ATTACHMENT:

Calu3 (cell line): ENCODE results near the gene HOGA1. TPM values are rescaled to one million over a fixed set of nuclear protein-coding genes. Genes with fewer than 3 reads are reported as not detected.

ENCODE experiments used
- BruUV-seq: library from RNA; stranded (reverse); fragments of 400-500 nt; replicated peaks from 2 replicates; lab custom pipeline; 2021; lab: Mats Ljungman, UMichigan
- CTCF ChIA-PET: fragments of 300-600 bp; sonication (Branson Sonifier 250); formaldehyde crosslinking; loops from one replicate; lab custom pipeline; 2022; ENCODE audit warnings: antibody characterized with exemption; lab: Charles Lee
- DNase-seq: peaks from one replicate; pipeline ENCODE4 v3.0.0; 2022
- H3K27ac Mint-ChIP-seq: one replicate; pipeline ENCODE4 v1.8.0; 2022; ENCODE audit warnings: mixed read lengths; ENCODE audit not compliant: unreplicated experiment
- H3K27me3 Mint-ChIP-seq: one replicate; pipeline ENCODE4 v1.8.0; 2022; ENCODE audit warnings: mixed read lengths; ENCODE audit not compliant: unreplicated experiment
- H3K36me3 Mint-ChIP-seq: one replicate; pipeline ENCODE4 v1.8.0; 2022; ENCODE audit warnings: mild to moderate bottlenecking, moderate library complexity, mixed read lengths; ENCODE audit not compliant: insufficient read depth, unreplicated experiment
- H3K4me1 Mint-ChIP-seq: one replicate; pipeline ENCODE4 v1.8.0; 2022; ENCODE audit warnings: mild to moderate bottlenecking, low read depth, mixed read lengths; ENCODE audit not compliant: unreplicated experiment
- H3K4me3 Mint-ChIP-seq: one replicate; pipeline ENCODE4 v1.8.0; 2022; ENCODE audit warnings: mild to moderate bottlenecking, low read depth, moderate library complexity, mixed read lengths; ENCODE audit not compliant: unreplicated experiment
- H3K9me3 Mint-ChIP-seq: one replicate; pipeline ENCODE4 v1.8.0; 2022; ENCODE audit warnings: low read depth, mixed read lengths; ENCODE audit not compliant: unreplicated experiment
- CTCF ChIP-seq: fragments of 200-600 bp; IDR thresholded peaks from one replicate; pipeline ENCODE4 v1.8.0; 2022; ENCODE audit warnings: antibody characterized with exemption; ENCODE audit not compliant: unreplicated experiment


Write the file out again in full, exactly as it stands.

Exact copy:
Calu3 (cell line): ENCODE results near the gene HOGA1. TPM values are rescaled to one million over a fixed set of nuclear protein-coding genes. Genes with fewer than 3 reads are reported as not detected.

ENCODE experiments used
- BruUV-seq: library from RNA; stranded (reverse); fragments of 400-500 nt; replicated peaks from 2 replicates; lab custom pipeline; 2021; lab: Mats Ljungman, UMichigan
- CTCF ChIA-PET: fragments of 300-600 bp; sonication (Branson Sonifier 250); formaldehyde crosslinking; loops from one replicate; lab custom pipeline; 2022; ENCODE audit warnings: antibody characterized with exemption; lab: Charles Lee
- DNase-seq: peaks from one replicate; pipeline ENCODE4 v3.0.0; 2022
- H3K27ac Mint-ChIP-seq: one replicate; pipeline ENCODE4 v1.8.0; 2022; ENCODE audit warnings: mixed read lengths; ENCODE audit not compliant: unreplicated experiment
- H3K27me3 Mint-ChIP-seq: one replicate; pipeline ENCODE4 v1.8.0; 2022; ENCODE audit warnings: mixed read lengths; ENCODE audit not compliant: unreplicated experiment
- H3K36me3 Mint-ChIP-seq: one replicate; pipeline ENCODE4 v1.8.0; 2022; ENCODE audit warnings: mild to moderate bottlenecking, moderate library complexity, mixed read lengths; ENCODE audit not compliant: insufficient read depth, unreplicated experiment
- H3K4me1 Mint-ChIP-seq: one replicate; pipeline ENCODE4 v1.8.0; 2022; ENCODE audit warnings: mild to moderate bottlenecking, low read depth, mixed read lengths; ENCODE audit not compliant: unreplicated experiment
- H3K4me3 Mint-ChIP-seq: one replicate; pipeline ENCODE4 v1.8.0; 2022; ENCODE audit warnings: mild to moderate bottlenecking, low read depth, moderate library complexity, mixed read lengths; ENCODE audit not compliant: unreplicated experiment
- H3K9me3 Mint-ChIP-seq: one replicate; pipeline ENCODE4 v1.8.0; 2022; ENCODE audit warnings: low read depth, mixed read lengths; ENCODE audit not compliant: unreplicated experiment
- CTCF ChIP-seq: fragments of 200-600 bp; IDR thresholded peaks from one replicate; pipeline ENCODE4 v1.8.0; 2022; ENCODE audit warnings: antibody characterized with exemption; ENCODE audit not compliant: unreplicated experiment